PG&E San Bruno Negotiations Back On - NBC Bay Area

PG&E San Bruno Negotiations Back On

Both sides say they are now walking in the right direction



    How the Right Mattress Can Ease Back Pain
    Getty Images
    SAN BRUNO, CA - SEPTEMBER 10: Residents try to assess the damage after an explosion September 10, 2010 in San Bruno, California. Thirty eight homes were destroyed and four people were killed when a Pacific Gas and Electric gas main blew up in a San Bruno, California neighborhood near San Francisco International Airport on Thursday evening. (Photo by Max Whittaker/Getty Images)

    PG&E has agreed to meet with San Bruno officials this week to  resume negotiations with the city over millions of dollars in restitution the  city is seeking for the fatal gas pipeline explosion in September 2010.

        PG&E officials contacted city leaders this afternoon to arrange a  meeting to continue compensation talks at the end of this week, San Bruno  spokesman Sam Singer said.     "We're very pleased with PG&E's response," Singer said. "This is a  step in the right direction to making the city whole."
        Earlier today, San Bruno Mayor Jim Ruane held a news conference to  announce that negotiations with PG&E had stalled.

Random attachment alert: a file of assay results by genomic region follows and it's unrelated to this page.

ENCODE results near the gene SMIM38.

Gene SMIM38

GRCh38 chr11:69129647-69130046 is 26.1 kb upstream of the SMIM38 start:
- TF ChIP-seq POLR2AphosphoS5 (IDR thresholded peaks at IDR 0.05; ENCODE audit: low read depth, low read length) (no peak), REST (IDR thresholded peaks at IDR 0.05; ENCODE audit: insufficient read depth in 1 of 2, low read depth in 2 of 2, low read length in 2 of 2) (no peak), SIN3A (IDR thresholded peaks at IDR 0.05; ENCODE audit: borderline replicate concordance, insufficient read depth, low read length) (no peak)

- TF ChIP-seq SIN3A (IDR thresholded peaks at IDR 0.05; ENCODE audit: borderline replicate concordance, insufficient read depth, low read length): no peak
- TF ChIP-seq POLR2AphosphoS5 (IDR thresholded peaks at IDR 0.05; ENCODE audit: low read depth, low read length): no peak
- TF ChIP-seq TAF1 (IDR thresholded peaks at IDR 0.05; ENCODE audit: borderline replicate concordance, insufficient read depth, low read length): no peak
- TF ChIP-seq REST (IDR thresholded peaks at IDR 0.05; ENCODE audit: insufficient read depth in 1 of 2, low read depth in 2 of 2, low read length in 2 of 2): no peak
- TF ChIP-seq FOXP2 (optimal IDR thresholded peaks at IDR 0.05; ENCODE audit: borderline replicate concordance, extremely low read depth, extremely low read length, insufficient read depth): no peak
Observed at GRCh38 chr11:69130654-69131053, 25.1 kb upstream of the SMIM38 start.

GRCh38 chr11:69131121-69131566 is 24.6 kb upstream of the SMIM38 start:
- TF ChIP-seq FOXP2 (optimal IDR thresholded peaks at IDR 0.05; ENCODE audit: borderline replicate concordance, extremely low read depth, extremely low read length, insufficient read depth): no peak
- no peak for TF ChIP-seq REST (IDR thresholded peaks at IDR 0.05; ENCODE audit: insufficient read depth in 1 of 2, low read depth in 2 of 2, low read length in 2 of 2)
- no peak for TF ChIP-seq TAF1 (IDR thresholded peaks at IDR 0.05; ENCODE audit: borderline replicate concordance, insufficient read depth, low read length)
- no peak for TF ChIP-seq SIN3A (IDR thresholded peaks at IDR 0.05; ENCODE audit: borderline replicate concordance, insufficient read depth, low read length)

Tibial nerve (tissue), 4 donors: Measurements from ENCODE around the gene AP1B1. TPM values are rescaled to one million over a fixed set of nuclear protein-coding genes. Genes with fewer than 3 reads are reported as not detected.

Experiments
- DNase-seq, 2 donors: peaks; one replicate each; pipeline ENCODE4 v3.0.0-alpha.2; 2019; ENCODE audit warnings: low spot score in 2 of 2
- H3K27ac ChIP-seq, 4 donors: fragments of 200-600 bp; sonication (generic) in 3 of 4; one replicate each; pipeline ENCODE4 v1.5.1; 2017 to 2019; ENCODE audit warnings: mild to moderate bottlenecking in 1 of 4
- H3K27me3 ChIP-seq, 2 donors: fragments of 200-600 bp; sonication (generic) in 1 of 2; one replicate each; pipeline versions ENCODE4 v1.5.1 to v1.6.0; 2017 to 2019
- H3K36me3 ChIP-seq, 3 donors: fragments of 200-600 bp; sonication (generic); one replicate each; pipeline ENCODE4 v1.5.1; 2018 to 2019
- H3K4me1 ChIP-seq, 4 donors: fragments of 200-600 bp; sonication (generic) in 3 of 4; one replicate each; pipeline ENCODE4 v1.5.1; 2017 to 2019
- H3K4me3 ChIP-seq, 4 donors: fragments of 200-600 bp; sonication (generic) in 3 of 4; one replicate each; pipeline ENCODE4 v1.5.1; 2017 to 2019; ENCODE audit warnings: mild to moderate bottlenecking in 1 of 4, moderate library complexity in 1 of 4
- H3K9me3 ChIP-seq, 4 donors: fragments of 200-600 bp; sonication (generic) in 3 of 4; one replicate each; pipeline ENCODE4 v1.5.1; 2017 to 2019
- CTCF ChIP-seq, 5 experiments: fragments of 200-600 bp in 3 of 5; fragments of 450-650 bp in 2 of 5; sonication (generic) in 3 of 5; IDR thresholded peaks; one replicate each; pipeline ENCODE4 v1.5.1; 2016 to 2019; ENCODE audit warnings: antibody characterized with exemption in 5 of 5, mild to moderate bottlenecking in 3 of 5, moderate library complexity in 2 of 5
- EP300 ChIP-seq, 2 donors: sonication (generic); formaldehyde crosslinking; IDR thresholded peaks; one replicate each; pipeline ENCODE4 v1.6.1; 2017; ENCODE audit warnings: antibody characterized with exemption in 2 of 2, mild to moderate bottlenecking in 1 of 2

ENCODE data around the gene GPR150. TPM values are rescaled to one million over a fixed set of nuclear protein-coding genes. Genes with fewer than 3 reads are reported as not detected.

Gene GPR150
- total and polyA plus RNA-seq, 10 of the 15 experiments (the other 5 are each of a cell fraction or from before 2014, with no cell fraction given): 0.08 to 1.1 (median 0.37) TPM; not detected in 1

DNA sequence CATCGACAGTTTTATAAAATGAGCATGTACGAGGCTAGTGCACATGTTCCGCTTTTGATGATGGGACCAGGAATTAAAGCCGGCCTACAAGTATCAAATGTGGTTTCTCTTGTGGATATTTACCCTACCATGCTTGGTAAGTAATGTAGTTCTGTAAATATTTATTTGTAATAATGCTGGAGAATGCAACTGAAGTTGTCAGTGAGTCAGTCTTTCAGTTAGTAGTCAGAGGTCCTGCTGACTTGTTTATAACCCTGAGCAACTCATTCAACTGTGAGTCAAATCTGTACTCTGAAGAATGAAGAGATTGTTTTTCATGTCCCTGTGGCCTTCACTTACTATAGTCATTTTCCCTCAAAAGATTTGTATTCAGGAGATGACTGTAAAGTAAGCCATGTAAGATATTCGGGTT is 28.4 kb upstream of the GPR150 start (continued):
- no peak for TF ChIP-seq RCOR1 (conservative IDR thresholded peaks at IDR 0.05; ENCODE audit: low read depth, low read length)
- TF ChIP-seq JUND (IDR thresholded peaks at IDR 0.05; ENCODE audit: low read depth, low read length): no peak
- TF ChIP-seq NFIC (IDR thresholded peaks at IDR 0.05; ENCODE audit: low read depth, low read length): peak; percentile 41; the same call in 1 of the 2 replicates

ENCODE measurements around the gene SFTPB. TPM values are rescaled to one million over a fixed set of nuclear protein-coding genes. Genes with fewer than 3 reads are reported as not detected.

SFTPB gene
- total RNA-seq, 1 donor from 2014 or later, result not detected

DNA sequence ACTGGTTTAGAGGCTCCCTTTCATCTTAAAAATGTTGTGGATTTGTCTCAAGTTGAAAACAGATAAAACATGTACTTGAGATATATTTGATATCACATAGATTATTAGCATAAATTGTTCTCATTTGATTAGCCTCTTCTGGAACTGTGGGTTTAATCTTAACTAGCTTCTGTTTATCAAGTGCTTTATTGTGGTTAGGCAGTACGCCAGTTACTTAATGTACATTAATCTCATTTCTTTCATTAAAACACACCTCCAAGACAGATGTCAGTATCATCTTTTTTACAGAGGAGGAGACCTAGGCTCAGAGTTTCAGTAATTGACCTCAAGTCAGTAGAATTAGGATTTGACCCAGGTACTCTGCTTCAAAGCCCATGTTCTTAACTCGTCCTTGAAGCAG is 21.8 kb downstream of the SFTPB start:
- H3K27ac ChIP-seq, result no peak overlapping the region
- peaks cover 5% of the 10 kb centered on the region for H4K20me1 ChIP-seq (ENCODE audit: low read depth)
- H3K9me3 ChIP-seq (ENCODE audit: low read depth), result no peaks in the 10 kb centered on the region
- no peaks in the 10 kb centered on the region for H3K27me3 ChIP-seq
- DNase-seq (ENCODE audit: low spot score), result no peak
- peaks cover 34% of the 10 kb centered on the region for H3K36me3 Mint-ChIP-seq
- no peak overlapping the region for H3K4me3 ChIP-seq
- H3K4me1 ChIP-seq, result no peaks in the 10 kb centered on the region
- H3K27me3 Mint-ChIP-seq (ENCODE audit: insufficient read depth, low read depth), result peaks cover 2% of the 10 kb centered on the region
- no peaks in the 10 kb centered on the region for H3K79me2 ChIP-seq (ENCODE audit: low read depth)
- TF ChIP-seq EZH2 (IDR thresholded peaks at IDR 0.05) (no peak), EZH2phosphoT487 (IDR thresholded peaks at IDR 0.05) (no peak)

Ruane said he was "deeply concerned" that PG&E was dogging its  responsibility to fairly compensate the community for the Sept. 9, 2010  explosion, which killed eight people, destroyed 38 homes and ravaged the  Crestmoor Canyon neighborhood.
        A yearlong federal investigation found that PG&E was primarily  responsible for the disaster, citing a litany of operational failures that  included a faulty seam on the decades-old pipeline that ruptured, inaccurate  records and a lack of proper inspections that might have detected the  imperfect pipe before it exploded.
        PG&E established a $70 million trust fund to pay for "direct  damages" of the explosion, such as destroyed pipelines, sewers, roads, trees,  parks and vegetation.
        Since August, the city has been in negotiations with PG&E to seek  restitution "above and beyond the physical damage," which would help restore  the spirit and fabric of the community that was ripped apart by the  explosion, Ruane said.
        "PG&E has within its power the ability to make this right," he  said.
        A settlement could provide endowment funds for large capital  projects, such as a new community library or a sports facility for kids,  Ruane said.
        PG&E issued a statement this afternoon saying that the utility  remains firmly committed to continuing to negotiate a settlement with the  city.